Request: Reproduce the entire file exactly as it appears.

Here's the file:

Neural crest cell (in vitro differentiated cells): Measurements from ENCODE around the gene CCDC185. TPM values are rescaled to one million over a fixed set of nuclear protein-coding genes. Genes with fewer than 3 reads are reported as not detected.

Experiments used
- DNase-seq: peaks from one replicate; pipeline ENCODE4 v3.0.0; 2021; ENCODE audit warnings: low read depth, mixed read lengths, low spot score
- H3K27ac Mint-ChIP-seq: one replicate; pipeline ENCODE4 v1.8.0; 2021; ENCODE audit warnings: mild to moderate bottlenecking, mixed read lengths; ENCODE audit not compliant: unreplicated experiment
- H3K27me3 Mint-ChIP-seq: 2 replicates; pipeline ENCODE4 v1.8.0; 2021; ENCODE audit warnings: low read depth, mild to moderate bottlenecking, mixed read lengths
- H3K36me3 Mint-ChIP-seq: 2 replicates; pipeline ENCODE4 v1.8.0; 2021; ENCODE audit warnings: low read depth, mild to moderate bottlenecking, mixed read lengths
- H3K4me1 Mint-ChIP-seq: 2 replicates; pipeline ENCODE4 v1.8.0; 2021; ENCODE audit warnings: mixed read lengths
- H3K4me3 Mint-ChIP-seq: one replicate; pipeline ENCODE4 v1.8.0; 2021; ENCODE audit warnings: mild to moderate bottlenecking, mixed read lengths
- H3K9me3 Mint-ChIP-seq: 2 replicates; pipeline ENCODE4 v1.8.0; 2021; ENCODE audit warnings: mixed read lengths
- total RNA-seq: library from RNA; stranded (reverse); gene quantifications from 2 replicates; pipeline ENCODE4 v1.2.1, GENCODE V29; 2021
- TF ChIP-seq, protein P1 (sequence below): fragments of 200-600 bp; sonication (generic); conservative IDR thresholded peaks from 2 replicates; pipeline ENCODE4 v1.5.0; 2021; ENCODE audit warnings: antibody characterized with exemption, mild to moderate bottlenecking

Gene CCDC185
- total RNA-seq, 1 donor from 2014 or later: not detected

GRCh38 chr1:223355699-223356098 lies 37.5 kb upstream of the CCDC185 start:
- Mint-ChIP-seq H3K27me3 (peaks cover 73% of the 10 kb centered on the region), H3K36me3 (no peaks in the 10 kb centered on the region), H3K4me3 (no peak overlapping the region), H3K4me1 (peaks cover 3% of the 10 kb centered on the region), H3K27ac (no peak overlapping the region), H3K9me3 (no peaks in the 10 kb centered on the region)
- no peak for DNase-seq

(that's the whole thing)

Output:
Neural crest cell (in vitro differentiated cells): Measurements from ENCODE around the gene CCDC185. TPM values are rescaled to one million over a fixed set of nuclear protein-coding genes. Genes with fewer than 3 reads are reported as not detected.

Experiments used
- DNase-seq: peaks from one replicate; pipeline ENCODE4 v3.0.0; 2021; ENCODE audit warnings: low read depth, mixed read lengths, low spot score
- H3K27ac Mint-ChIP-seq: one replicate; pipeline ENCODE4 v1.8.0; 2021; ENCODE audit warnings: mild to moderate bottlenecking, mixed read lengths; ENCODE audit not compliant: unreplicated experiment
- H3K27me3 Mint-ChIP-seq: 2 replicates; pipeline ENCODE4 v1.8.0; 2021; ENCODE audit warnings: low read depth, mild to moderate bottlenecking, mixed read lengths
- H3K36me3 Mint-ChIP-seq: 2 replicates; pipeline ENCODE4 v1.8.0; 2021; ENCODE audit warnings: low read depth, mild to moderate bottlenecking, mixed read lengths
- H3K4me1 Mint-ChIP-seq: 2 replicates; pipeline ENCODE4 v1.8.0; 2021; ENCODE audit warnings: mixed read lengths
- H3K4me3 Mint-ChIP-seq: one replicate; pipeline ENCODE4 v1.8.0; 2021; ENCODE audit warnings: mild to moderate bottlenecking, mixed read lengths
- H3K9me3 Mint-ChIP-seq: 2 replicates; pipeline ENCODE4 v1.8.0; 2021; ENCODE audit warnings: mixed read lengths
- total RNA-seq: library from RNA; stranded (reverse); gene quantifications from 2 replicates; pipeline ENCODE4 v1.2.1, GENCODE V29; 2021
- TF ChIP-seq, protein P1 (sequence below): fragments of 200-600 bp; sonication (generic); conservative IDR thresholded peaks from 2 replicates; pipeline ENCODE4 v1.5.0; 2021; ENCODE audit warnings: antibody characterized with exemption, mild to moderate bottlenecking

Gene CCDC185
- total RNA-seq, 1 donor from 2014 or later: not detected

GRCh38 chr1:223355699-223356098 lies 37.5 kb upstream of the CCDC185 start:
- Mint-ChIP-seq H3K27me3 (peaks cover 73% of the 10 kb centered on the region), H3K36me3 (no peaks in the 10 kb centered on the region), H3K4me3 (no peak overlapping the region), H3K4me1 (peaks cover 3% of the 10 kb centered on the region), H3K27ac (no peak overlapping the region), H3K9me3 (no peaks in the 10 kb centered on the region)
- no peak for DNase-seq